In one embodiment of the present invention, a low viscosity polymer is preferred for the material 208 when a height 204 between the coupled wafers 201 and 202 is less than 1 micron in height. In this instance, a low viscosity polymer is preferred in order to maximize the ability of the material 208 to fill the outer gap 106, formed by the product of the height 204 and a depth 205. In one embodiment of the present invention, the gap between the coupled wafers 201 and 202 is at least 250 microns in depth and at most 300 microns in the height 204. In one embodiment of the present invention, a high viscosity polymer material is preferred for the material 208. A high viscosity polymer is preferred when the height 204 between the coupled wafers 201 and 202 is greater than 5 microns. In this instance, a high viscosity polymer is preferred in order to prevent the material 208 from spinning away and off of the coupled wafer pair 200. In one embodiment of the present invention, when the height 204 between the coupled wafers 201 and 202 is between 1 micron and 5 microns, a low viscosity polymer or a high viscosity polymer can be used.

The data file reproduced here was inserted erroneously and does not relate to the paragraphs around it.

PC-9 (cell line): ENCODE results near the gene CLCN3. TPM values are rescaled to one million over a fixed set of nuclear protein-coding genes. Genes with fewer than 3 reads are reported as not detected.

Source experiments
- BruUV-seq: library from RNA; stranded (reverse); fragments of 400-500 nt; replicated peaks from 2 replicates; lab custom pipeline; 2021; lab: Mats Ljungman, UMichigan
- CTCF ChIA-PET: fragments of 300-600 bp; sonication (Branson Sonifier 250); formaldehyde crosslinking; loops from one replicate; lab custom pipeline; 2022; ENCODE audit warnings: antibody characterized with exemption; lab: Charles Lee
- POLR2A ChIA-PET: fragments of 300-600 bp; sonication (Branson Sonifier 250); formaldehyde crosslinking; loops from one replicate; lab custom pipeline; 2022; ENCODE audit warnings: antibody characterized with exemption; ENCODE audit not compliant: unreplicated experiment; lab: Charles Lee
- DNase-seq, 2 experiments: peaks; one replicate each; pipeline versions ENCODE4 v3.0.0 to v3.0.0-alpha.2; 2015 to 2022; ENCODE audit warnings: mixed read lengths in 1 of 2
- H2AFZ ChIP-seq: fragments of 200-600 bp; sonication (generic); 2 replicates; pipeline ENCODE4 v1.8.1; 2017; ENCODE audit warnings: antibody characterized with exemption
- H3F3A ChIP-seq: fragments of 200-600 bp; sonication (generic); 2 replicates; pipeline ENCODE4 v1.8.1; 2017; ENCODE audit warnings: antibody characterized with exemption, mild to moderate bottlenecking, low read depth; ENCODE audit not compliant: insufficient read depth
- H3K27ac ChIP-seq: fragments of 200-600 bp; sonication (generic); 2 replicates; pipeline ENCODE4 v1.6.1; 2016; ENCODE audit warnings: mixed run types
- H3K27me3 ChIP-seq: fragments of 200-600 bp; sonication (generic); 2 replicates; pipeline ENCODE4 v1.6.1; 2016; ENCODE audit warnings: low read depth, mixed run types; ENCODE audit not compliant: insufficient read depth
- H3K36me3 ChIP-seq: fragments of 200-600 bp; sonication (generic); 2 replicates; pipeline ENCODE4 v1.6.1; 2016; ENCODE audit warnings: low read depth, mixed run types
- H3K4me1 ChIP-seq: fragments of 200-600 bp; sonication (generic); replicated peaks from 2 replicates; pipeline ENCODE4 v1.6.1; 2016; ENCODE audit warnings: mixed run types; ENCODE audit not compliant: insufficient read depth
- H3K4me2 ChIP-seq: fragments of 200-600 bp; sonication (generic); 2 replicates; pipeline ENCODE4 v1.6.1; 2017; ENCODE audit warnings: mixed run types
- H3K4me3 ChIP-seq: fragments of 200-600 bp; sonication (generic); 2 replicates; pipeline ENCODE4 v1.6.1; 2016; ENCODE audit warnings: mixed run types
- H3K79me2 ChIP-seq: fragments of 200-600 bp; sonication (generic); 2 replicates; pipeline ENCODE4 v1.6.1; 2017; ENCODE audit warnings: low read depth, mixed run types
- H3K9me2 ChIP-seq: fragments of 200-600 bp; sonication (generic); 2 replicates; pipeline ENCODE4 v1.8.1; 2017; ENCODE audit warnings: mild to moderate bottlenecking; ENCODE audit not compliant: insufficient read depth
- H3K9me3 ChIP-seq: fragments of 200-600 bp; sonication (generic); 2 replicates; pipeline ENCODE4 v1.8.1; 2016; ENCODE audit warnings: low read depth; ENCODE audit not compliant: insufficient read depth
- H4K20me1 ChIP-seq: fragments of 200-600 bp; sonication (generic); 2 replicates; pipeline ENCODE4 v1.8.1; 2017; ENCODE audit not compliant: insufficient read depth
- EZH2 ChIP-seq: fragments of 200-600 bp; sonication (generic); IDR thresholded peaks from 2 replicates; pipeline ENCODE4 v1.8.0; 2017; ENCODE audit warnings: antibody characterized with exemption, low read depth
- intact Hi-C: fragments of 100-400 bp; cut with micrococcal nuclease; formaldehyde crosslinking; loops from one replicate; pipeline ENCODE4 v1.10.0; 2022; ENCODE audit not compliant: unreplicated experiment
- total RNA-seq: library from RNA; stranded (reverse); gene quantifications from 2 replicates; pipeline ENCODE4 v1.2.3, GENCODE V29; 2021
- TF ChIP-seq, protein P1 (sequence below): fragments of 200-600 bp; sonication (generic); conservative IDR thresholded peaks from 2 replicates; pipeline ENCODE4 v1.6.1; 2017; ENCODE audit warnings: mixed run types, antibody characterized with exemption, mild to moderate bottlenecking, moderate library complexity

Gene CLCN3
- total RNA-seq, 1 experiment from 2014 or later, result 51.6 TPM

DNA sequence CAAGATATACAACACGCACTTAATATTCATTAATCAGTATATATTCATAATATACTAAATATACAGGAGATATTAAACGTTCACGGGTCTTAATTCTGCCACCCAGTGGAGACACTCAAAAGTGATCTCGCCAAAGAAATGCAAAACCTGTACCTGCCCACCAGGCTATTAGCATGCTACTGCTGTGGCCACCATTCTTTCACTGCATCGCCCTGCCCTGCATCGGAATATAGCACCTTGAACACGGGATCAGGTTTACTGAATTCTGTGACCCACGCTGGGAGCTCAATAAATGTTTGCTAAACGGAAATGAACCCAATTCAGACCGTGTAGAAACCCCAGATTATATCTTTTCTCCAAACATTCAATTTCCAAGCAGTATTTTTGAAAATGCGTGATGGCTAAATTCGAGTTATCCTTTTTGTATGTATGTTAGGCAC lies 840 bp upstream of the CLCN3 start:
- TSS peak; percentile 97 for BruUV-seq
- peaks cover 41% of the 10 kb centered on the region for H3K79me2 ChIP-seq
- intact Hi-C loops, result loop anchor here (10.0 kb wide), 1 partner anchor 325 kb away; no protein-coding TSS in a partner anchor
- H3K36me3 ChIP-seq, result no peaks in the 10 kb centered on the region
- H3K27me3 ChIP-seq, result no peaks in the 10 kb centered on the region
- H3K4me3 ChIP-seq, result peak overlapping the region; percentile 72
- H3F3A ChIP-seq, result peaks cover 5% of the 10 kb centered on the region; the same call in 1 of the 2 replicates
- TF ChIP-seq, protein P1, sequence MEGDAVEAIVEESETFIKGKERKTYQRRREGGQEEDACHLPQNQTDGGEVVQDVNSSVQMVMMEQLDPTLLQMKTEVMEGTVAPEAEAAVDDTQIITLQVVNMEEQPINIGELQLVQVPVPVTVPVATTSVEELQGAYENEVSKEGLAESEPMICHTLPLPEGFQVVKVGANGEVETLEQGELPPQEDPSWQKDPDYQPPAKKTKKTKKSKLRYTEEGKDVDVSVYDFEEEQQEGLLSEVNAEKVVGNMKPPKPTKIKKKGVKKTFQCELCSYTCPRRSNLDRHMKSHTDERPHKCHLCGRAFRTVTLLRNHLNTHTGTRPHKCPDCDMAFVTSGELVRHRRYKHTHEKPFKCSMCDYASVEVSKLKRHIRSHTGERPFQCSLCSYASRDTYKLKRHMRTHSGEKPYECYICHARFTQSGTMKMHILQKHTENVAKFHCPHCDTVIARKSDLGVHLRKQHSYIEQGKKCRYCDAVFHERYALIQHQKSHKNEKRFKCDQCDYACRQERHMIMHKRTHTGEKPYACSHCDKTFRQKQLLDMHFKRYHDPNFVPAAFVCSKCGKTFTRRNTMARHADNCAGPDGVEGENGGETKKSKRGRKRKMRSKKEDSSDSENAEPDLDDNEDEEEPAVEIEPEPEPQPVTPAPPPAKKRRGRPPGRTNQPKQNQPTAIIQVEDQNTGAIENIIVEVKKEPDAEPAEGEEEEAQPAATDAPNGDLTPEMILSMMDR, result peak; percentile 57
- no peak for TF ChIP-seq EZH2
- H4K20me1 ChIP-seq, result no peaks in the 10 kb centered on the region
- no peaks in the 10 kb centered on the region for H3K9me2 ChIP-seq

In one embodiment of the present invention, the high viscosity and low viscosity polymer material is selected from a group consisting of SiLK-J, polyimide, spin-on glass, benzocyclobutene, polynorbornene, and polyarylenes. In one embodiment of the present invention, the material 208 has a viscosity of less than 1,000 centipoise when the height 204 is less than 1 micron. In another embodiment when the height 204 is greater than 5 microns, the material 208 has a viscosity of greater than 1,000 centipoise. In one embodiment of the present invention, the coupled wafer pair 200 are coupled wafers that are coupled through the interconnect layer 203.

Next, the coupled wafer 200 is spun at a second spin speed after the applicator 209 finishes dispensing the material 208. In one embodiment of the present invention, this second spin speed is approximately 050 rotations per minute. Because the second spin speed is so much less than the first spin speed, the material 208 is wicked around the edge of the first wafer 201 as a result of capillary forces. The material 208 then fills the outer gap 106, formed by the product of the depth 205 and the height 204 in the coupled wafer pair 200. In one embodiment of the present invention, the second spin speed is performed at a deceleration rate of approximately 5,00010,000 rotations per minute.